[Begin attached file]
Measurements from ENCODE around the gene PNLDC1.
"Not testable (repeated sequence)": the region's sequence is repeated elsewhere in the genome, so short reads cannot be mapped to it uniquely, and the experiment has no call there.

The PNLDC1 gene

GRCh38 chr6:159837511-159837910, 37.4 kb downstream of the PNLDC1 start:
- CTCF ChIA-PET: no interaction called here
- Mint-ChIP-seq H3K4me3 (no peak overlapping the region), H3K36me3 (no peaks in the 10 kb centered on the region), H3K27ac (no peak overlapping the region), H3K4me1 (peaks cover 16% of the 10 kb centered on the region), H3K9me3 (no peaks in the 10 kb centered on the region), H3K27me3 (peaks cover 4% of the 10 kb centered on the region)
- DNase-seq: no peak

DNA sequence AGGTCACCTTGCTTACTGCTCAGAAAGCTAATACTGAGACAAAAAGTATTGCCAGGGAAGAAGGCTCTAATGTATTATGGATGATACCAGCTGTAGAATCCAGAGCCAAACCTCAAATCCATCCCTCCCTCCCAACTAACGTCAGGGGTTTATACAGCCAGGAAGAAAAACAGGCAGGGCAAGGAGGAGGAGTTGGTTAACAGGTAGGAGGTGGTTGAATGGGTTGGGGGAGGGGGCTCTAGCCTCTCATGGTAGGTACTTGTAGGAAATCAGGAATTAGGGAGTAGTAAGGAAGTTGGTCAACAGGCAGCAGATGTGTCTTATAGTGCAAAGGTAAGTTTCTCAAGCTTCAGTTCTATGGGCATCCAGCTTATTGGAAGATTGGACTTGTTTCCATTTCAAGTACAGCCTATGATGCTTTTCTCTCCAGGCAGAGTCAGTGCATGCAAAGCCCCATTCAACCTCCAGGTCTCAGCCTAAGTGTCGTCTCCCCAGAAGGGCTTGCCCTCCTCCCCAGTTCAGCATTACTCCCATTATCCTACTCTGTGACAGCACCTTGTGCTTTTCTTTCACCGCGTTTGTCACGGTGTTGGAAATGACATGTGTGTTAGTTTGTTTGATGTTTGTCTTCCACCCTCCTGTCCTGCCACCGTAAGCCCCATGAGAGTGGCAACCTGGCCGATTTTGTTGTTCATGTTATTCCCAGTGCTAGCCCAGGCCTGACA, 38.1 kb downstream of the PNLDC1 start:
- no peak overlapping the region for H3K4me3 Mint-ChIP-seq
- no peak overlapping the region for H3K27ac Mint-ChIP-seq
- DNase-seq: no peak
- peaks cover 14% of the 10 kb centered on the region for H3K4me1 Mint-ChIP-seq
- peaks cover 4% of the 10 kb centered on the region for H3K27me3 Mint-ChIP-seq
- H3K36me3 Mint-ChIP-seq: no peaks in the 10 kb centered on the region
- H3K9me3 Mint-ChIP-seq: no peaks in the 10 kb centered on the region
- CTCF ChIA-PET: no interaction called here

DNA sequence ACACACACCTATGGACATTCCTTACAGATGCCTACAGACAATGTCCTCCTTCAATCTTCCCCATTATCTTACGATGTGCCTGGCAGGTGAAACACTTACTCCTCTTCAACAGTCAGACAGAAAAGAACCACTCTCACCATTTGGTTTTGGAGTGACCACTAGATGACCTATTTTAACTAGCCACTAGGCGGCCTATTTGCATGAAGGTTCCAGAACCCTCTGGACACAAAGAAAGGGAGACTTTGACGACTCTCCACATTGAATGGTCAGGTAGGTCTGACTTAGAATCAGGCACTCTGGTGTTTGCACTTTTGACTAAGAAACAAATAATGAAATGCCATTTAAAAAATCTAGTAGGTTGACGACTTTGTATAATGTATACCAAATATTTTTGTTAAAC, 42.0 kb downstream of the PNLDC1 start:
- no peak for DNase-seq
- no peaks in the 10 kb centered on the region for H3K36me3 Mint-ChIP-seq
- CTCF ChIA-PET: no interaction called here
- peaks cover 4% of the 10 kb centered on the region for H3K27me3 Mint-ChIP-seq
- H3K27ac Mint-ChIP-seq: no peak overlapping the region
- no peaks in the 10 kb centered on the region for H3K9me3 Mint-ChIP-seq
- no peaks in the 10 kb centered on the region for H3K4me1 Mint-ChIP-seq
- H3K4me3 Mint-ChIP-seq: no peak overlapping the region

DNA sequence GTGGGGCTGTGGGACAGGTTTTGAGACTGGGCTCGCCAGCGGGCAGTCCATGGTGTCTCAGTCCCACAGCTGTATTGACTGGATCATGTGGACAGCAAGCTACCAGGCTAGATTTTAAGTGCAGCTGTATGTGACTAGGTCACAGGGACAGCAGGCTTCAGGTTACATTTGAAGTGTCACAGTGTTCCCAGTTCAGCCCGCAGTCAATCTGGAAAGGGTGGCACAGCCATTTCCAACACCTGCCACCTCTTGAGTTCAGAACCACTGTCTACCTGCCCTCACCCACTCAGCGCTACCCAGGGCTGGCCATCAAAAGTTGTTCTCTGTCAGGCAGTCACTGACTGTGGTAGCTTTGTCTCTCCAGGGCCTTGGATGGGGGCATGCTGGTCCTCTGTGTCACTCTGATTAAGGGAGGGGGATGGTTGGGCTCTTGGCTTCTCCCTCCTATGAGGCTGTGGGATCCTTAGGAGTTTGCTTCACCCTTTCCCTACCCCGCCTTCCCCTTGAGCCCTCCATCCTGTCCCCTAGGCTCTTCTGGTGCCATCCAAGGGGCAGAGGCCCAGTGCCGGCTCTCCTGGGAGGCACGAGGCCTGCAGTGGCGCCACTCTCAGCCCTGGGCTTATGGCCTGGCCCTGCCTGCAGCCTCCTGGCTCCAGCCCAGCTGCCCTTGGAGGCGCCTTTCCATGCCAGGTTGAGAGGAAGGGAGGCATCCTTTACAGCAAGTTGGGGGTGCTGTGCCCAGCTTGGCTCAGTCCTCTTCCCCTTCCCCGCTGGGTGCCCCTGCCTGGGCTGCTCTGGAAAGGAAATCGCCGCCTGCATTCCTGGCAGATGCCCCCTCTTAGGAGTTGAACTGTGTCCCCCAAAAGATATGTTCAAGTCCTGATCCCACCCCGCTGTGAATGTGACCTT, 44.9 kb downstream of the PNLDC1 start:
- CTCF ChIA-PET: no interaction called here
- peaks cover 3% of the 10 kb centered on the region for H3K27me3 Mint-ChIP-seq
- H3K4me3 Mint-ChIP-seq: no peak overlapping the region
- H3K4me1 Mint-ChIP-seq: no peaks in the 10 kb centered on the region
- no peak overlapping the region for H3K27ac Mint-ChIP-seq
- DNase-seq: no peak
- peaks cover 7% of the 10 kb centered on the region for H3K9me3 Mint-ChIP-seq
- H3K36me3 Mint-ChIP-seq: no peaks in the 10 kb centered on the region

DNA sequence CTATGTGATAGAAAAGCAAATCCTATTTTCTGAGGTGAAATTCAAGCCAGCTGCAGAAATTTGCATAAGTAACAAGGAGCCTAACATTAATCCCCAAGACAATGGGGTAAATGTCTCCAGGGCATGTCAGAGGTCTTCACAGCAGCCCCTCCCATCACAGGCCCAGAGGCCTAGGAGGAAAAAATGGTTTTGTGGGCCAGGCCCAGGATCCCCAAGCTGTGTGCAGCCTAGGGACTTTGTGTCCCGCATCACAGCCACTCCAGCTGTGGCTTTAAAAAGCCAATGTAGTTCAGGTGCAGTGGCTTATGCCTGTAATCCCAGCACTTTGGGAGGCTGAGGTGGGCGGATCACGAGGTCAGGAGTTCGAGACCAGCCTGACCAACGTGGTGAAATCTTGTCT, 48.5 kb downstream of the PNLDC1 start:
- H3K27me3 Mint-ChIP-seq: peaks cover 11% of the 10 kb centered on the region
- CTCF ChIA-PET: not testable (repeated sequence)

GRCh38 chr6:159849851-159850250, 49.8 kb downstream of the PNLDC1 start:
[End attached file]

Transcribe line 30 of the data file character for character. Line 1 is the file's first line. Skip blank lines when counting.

- H3K4me1 Mint-ChIP-seq: no peaks in the 10 kb centered on the region